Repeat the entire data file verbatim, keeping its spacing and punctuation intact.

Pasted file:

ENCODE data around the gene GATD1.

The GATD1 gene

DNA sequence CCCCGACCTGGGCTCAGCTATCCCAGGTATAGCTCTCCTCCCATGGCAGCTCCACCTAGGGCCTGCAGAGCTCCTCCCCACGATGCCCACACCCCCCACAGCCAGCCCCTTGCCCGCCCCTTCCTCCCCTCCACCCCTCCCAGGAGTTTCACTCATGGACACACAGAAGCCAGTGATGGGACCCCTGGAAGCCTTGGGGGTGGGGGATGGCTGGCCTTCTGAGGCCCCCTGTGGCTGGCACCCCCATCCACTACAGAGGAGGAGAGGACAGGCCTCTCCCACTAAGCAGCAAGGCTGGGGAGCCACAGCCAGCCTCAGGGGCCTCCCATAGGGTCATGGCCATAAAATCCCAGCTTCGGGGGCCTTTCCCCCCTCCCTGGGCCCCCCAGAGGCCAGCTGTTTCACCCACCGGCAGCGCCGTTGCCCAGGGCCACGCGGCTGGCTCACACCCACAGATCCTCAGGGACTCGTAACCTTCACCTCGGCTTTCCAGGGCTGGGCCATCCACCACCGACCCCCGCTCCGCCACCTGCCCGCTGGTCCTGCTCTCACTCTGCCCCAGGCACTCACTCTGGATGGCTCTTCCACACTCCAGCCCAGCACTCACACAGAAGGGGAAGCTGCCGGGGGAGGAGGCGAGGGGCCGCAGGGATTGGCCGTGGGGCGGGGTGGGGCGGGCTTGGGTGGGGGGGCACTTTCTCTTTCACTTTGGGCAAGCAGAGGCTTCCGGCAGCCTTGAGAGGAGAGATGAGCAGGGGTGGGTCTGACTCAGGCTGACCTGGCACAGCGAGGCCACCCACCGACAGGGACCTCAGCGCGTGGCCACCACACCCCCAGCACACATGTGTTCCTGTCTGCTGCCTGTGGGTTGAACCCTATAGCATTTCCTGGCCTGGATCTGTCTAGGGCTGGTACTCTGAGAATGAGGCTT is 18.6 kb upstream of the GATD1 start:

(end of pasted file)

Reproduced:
ENCODE data around the gene GATD1.

The GATD1 gene

DNA sequence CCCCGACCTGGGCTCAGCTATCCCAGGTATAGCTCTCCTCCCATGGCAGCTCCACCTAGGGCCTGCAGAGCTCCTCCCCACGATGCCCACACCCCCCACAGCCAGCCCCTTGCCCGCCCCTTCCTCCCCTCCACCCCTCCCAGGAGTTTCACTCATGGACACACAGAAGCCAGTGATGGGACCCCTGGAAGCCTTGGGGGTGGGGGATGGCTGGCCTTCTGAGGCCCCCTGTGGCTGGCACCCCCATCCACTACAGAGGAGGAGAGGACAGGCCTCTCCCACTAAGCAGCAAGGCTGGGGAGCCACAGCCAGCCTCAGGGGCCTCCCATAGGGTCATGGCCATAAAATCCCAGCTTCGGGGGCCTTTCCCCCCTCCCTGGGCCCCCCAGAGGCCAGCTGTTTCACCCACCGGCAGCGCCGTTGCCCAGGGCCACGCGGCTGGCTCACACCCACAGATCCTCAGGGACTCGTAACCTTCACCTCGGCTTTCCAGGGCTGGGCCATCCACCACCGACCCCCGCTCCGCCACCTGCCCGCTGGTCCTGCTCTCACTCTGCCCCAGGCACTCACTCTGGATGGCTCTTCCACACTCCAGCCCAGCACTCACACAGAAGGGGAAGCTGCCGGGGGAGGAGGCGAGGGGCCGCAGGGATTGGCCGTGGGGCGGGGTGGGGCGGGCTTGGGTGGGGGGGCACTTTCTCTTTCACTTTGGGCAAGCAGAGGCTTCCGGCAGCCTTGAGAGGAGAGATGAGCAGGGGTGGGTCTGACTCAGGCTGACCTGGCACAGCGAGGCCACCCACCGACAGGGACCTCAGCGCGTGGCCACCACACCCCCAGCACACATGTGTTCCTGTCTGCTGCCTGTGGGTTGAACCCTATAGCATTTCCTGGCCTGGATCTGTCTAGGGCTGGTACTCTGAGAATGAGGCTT is 18.6 kb upstream of the GATD1 start: